A History of Ayutthaya
Early European visitors placed Ayutthaya alongside China and India as the great powers of Asia. Yet in 1767 the city was destroyed and its history has been neglected. This book is the first study of Ayutthaya from its emergence in the thirteenth century until its fall. It offers a wide-ranging view of social, political, and cultural history with focus on commerce, kingship, Buddhism, and war. By drawing on a wide range of sources including chronicles, accounts by Europeans, Chinese, Persians, and Japanese, law, literature, art, landscape, and language, the book presents early Siam as a 'commercial' society, not the peasant society usually assumed. Baker and Phongpaichit attribute the fall of the city not to internal conflict or dynastic decline but failure to manage the social and political consequences of prosperity. This book is essential reading for all those interested in the history of Southeast Asia and the early modern world.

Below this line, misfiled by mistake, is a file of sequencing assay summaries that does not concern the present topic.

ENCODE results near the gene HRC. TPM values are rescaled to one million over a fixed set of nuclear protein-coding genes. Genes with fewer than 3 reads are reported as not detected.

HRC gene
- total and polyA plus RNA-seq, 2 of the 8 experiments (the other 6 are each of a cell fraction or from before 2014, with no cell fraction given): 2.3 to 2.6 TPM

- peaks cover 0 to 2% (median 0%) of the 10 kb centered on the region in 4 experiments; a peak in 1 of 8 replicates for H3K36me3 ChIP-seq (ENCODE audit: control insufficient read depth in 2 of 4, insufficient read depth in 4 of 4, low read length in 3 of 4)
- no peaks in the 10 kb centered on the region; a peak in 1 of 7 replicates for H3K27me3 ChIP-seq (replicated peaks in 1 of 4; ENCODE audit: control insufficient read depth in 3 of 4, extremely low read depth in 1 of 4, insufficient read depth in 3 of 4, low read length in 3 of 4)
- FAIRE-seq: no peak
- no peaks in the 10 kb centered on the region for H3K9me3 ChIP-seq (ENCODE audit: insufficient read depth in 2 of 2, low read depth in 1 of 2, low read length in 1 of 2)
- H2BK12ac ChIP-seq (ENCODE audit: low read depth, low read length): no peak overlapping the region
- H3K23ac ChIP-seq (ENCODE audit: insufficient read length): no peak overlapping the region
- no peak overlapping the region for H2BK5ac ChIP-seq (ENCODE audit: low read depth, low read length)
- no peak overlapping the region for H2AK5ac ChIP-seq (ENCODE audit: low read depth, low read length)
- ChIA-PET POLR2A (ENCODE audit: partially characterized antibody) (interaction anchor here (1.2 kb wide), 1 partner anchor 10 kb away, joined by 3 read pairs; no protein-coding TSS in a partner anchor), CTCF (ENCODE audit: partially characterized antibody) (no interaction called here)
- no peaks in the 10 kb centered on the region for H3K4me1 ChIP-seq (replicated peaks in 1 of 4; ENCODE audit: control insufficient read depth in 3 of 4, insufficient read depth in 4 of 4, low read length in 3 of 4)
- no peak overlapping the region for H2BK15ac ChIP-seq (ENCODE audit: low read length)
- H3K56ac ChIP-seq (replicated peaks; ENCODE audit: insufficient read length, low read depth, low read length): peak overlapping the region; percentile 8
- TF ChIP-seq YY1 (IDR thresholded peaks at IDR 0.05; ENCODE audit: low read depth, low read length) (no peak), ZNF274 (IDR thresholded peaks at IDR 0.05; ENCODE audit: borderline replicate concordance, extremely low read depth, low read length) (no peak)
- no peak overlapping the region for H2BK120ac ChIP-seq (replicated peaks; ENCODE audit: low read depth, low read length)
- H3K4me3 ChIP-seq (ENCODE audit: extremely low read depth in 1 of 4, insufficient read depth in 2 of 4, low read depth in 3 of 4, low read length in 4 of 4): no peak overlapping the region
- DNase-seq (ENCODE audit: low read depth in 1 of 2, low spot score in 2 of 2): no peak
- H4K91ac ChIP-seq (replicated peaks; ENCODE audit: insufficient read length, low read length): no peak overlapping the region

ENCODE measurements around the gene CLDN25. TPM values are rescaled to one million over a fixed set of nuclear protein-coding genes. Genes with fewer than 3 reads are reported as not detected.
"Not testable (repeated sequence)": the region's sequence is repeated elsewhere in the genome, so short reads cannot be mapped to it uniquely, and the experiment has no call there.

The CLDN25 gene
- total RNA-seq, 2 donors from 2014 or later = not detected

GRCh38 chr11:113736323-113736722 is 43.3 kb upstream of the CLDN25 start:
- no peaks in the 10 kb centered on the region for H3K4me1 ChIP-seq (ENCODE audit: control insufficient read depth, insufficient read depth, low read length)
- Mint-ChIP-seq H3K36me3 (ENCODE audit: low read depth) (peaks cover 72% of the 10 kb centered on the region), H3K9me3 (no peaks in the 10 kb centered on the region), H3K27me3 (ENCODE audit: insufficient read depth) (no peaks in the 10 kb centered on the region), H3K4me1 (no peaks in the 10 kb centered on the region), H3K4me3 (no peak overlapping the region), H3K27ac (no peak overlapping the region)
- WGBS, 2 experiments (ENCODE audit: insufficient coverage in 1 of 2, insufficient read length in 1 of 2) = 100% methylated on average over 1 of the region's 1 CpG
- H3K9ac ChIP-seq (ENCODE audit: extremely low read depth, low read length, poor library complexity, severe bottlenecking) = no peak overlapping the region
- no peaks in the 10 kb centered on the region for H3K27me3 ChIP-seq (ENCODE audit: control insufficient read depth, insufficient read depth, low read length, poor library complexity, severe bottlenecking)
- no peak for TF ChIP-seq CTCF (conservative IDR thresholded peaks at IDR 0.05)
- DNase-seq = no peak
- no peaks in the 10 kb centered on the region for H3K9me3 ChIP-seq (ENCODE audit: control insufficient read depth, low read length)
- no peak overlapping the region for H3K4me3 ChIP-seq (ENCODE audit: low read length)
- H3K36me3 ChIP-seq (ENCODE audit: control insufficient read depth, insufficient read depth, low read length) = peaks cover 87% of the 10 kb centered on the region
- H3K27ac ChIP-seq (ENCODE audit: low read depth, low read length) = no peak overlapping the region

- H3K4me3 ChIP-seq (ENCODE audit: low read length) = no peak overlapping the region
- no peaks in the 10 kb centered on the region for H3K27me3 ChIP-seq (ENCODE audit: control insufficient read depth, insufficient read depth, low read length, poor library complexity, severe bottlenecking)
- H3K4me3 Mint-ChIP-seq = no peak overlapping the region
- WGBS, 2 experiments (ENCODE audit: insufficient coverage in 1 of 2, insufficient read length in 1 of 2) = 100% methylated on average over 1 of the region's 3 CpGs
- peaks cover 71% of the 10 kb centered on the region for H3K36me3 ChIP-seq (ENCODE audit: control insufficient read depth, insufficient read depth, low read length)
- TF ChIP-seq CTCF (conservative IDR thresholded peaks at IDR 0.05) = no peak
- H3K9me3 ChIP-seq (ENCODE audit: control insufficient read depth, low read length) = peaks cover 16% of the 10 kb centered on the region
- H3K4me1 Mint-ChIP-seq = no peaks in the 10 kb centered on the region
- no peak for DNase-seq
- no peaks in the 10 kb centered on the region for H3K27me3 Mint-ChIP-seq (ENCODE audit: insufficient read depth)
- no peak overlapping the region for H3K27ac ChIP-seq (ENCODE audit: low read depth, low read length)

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Angkor army Ayutthaya era Baker and Pasuk Bangkok became Bhawan Borommakot Buddhism Burma Burmese capital Chang Khun Phaen Chaophraya Plain Chiang Mai chronicle China Chinese court Dhiravat duang Dutch Dvaravati early Ayutthaya elephants Gervaise Griswold and Prasert historical relation history of Siam India Company merchants inscriptions Japanese jataka Kanmueang thai samai Khamhaikan Khmer Khun Chang Khun king king’s kingdom Kotmai Lanka Lanna Lanxang Lithai Lopburi Loubére Ma Huan Maha Thammaracha Malay military Ming shi-lu monkhood monks Mueang Nakhon Narai Naresuan Natural and political Nidhi nobility nobles Northern Cities numbers officials Palace Law Pattani Pegu peninsula Persian Phetchaburi Phetracha Phitsanulok Phra phrai Phrakhlang Phraya political history port Portuguese Prasat Thong Ramesuan reign rice river royal ruler sangha sent settlements seventeenth Siam Siamese sixteenth century Songtham Southeast Asia Sukhothai Suphanburi Taksin thonburi tion towns trade troops uparaja Vliet's Siam warfare Wyatt Xian Yuan phai